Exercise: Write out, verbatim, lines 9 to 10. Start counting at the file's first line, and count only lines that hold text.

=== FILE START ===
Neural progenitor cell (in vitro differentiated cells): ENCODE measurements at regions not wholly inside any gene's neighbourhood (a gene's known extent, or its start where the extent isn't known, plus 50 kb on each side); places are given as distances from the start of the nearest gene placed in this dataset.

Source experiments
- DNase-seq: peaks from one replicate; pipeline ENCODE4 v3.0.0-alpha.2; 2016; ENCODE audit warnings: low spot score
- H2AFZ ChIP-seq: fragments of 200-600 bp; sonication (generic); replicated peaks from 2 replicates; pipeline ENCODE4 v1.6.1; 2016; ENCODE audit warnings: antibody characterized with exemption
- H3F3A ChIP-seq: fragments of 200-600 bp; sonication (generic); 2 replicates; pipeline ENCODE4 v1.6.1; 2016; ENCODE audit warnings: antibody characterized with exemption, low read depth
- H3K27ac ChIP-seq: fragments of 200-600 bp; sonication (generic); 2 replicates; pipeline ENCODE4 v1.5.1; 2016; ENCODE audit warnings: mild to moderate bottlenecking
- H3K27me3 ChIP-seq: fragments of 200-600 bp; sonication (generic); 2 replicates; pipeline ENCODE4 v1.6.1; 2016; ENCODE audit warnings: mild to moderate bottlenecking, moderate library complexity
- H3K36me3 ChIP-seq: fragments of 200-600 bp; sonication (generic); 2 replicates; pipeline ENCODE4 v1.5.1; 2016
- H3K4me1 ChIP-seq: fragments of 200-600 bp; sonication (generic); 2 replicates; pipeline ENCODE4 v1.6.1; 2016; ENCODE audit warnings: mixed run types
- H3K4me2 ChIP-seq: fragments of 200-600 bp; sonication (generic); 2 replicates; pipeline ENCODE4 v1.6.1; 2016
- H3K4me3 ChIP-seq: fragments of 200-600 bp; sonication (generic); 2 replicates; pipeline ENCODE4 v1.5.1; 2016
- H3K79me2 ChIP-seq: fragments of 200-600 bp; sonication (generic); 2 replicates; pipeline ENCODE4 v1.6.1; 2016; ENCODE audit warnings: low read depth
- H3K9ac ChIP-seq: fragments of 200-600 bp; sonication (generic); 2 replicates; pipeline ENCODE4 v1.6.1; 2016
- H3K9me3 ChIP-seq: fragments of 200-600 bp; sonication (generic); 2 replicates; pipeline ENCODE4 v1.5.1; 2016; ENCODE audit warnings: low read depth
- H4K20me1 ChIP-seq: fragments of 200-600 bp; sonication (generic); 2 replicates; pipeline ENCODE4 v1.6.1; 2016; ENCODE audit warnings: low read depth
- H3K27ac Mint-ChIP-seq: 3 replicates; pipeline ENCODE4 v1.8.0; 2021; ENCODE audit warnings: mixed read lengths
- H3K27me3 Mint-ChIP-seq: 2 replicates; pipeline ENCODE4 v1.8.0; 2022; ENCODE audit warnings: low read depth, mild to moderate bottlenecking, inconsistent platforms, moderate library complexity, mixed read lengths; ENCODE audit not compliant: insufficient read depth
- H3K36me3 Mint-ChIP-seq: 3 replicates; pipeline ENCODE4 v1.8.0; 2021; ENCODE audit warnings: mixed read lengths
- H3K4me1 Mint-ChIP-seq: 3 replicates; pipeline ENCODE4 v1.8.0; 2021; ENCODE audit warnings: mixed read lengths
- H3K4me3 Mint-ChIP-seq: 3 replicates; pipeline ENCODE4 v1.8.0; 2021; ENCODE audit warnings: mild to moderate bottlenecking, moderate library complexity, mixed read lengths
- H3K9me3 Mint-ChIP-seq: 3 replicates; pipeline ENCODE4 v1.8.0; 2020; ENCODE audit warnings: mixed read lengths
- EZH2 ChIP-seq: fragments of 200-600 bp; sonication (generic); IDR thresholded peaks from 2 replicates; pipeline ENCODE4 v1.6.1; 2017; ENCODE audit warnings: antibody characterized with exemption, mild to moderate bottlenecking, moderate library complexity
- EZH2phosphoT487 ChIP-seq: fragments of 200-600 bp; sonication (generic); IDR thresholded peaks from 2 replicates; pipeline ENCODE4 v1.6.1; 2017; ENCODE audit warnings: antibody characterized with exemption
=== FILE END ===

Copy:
- H3K4me1 ChIP-seq: fragments of 200-600 bp; sonication (generic); 2 replicates; pipeline ENCODE4 v1.6.1; 2016; ENCODE audit warnings: mixed run types
- H3K4me2 ChIP-seq: fragments of 200-600 bp; sonication (generic); 2 replicates; pipeline ENCODE4 v1.6.1; 2016